The diplomacy of bullies and double-standards

Private conversation overheard over an open mike:

President 1:

I can’t stand him. He’s a liar.”

President 2:

You’re sick of him, but I have to deal with him every day.”

All spoken privately but accidentally broadcast over an open mike. President 1 was Nicolas Sarkozy, the head of state of France, and President 2 was Barack Hussein Obama, the current incumbent in the Oval Office.

There were no calls for either president to issue a public apology, despite their immature behaviour and their contemptible breach of diplomatic niceties.

Now fast-forward a couple of years.

Defence Minister:

(The Foreign Secretary) has come to us determined and is acting out of an incomprehensible obsession and a messianic feeling – (he) cannot teach me a single thing about the conflict … The only thing that can save us is if (he) wins the Nobel Prize and leaves us alone … The security plan is not worth the paper it is written on.”

All said in a private conversation eavesdropped by someone who immediately broadcast what he had overheard.

Response: Fierce insistence on an immediate, public and written apology from the Defence Minister.

The Defence Minister was Israel’s Moshe Yaalon, and the Foreign Secretary was John Kerry. The US publicly humiliated its purported close ally Israel for something that it declined to do when its own leader did exactly the same thing a couple of years earlier. That’s how bullies work.

Nobody can pretend that what Defence Minister Yaalon said was diplomatic. The problem, however, is that if it is unacceptable to even have private thoughts, then society has definitely taken a turn for the worse. Big Brother is not only watching you, he is even listening in on your private conversations and monitoring your intimate thought processes. If we are now to conduct diplomacy by gunboat – the big bullies simply using their massive overweight to crush the breath and thought processes out of everyone – then it is truly time to take stock.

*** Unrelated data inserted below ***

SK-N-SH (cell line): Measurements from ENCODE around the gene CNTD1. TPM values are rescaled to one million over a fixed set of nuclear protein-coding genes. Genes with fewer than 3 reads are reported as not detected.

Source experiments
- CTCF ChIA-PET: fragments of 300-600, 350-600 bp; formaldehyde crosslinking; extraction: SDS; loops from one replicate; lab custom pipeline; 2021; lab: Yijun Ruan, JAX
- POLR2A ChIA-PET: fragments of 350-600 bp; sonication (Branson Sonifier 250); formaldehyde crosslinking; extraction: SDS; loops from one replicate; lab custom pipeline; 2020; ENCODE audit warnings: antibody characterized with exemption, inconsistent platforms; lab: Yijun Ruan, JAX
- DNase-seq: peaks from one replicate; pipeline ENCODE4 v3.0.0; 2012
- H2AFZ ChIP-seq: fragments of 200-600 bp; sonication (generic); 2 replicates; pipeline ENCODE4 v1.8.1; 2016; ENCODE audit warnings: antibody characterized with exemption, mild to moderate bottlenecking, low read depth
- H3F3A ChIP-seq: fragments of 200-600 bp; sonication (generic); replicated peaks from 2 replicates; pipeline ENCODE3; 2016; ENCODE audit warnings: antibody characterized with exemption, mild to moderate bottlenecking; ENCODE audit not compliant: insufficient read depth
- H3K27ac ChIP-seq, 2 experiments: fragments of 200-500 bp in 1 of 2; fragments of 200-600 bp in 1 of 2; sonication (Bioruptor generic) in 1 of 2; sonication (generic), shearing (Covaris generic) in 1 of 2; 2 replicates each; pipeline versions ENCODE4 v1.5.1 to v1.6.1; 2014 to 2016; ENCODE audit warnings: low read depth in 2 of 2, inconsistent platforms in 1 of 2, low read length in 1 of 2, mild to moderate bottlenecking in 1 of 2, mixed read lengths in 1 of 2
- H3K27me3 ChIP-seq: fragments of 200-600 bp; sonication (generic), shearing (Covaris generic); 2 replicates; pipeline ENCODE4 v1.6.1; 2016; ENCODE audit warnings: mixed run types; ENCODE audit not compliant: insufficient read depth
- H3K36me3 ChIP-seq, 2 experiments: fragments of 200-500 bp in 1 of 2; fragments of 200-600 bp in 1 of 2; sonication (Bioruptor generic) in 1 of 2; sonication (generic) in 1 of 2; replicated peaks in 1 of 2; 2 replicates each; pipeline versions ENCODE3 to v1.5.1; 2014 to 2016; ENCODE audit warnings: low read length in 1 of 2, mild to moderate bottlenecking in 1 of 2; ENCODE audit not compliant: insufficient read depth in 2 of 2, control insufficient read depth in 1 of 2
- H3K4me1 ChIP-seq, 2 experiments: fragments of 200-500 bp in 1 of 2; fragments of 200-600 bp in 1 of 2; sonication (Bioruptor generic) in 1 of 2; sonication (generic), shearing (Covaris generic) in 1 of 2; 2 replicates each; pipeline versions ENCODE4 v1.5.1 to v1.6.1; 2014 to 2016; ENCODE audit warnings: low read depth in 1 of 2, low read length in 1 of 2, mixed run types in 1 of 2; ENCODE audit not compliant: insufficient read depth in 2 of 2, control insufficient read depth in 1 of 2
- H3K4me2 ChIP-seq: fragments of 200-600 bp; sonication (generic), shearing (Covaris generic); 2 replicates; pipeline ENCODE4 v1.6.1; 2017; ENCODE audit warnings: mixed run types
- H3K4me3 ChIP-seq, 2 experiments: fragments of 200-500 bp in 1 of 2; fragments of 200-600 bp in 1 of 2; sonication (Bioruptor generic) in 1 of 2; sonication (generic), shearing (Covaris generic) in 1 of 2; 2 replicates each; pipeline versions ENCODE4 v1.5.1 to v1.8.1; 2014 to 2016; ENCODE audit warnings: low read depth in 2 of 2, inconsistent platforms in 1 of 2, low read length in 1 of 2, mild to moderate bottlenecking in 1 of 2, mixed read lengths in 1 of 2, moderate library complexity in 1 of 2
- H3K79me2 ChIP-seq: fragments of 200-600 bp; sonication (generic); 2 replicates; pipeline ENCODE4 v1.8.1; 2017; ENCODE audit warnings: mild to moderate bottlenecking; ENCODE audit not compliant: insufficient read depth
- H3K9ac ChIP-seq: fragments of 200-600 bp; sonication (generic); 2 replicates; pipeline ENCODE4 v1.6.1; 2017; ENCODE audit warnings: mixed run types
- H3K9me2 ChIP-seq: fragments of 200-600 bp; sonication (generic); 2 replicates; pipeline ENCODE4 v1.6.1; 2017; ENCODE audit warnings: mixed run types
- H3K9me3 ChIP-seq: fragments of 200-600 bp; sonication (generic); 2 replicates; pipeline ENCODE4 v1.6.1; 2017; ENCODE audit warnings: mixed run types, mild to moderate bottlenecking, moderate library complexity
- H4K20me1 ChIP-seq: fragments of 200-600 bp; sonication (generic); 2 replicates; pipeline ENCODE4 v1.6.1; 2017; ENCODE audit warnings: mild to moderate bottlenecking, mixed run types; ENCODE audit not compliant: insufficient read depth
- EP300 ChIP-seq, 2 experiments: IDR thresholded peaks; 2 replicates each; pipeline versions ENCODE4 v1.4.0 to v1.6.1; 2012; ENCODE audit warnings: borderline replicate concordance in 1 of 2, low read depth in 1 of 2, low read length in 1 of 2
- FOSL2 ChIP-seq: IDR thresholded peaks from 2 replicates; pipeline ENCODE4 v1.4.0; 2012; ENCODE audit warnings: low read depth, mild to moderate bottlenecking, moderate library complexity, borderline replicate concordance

The US administration has seen its policies, tactics and strategies shot out of the sky from Libya to Egypt, from Syria to Iran, from Afghanistan to Iraq, from Gaza to the disputed Jewish provinces of Judea & Samaria aka the West Bank (following Jordan’s illegal ethnic cleansing of all Jews from territory on the west bank of the River Jordan and Jordan’s subsequent occupation of the land). So it smacks of raw cynicism – some might say overt anti-Semitism – for the same US administration to focus all its ferocity on the one part of the entire Middle East that is an oasis of security, economic growth, political stability, open democracy, equal rights, free media and transparent governance: the Jewish state of Israel.

It appears that the more setbacks the US administration suffers elsewhere in the mire of political and economic insecurity engendered by its policies, the more determined it is to impose its will on the one country on which it still has some leverage: the Jewish state of Israel.

The same US administration that demanded a public apology from the Israeli Defence Minister for his rather abrupt remarks has failed to respond equally robustly to Iranian President Hassan Rouhani who on Tuesday 14 January triumphantly attested that the US-led drive to accommodate Iran’s nuclear ambitions means the US and the West have “bent to Iran’s will”.

And the US response to this paragon of diplomacy?

The Iranians are describing the agreement in a certain way for their domestic audience.”

Come again? No demand for a public apology? No rebuke for the Iranian President? An Iranian leader who expresses his honest opinion is excused because that is just for domestic consumption, but an Israeli leader who expresses his honest opinion has to apologise for daring to have an opinion? What is the correct term for this? It begins with “double” and ends with “standards”…

But double-standards are what we have come to expect from an ethically foundering US administration, an administration whose moral compass seems to have been demagnetized into disparaging and abandoning its allies while at the same time supporting and encouraging its enemies.

When a day later Iranian Foreign Minister Javad Zarif laid a wreath at the grave of Lebanese mass-murderer and arch-terrorist Imad Moughniyeh, all the US could do was muster up the following whining complaint:

The decision to commemorate an individual who has participated in such vicious acts, and whose organization continues to actively support terrorism worldwide, sends the wrong message.”